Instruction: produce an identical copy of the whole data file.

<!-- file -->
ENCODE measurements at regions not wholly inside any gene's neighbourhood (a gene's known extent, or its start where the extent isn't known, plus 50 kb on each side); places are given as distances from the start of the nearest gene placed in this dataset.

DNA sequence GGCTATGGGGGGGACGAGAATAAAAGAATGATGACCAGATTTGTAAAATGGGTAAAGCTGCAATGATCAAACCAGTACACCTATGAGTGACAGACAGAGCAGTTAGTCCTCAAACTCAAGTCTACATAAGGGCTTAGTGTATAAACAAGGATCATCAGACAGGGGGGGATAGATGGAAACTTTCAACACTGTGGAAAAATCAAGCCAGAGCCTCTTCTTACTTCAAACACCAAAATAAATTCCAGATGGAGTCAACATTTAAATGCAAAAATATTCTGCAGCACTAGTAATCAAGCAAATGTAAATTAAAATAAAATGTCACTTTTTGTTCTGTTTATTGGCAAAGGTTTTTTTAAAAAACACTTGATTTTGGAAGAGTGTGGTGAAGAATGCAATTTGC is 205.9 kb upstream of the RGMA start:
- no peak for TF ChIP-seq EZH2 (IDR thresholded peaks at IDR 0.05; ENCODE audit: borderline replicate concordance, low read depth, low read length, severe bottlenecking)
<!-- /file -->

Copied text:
ENCODE measurements at regions not wholly inside any gene's neighbourhood (a gene's known extent, or its start where the extent isn't known, plus 50 kb on each side); places are given as distances from the start of the nearest gene placed in this dataset.

DNA sequence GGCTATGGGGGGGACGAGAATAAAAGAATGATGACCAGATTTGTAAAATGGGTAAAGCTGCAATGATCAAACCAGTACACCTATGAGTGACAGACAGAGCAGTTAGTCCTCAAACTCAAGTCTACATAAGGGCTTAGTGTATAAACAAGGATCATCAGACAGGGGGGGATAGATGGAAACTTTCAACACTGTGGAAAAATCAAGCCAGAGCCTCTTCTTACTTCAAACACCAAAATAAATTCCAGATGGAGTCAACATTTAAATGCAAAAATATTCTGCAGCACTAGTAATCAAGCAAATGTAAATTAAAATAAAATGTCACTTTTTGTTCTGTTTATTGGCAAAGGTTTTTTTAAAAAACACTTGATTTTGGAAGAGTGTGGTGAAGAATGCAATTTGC is 205.9 kb upstream of the RGMA start:
- no peak for TF ChIP-seq EZH2 (IDR thresholded peaks at IDR 0.05; ENCODE audit: borderline replicate concordance, low read depth, low read length, severe bottlenecking)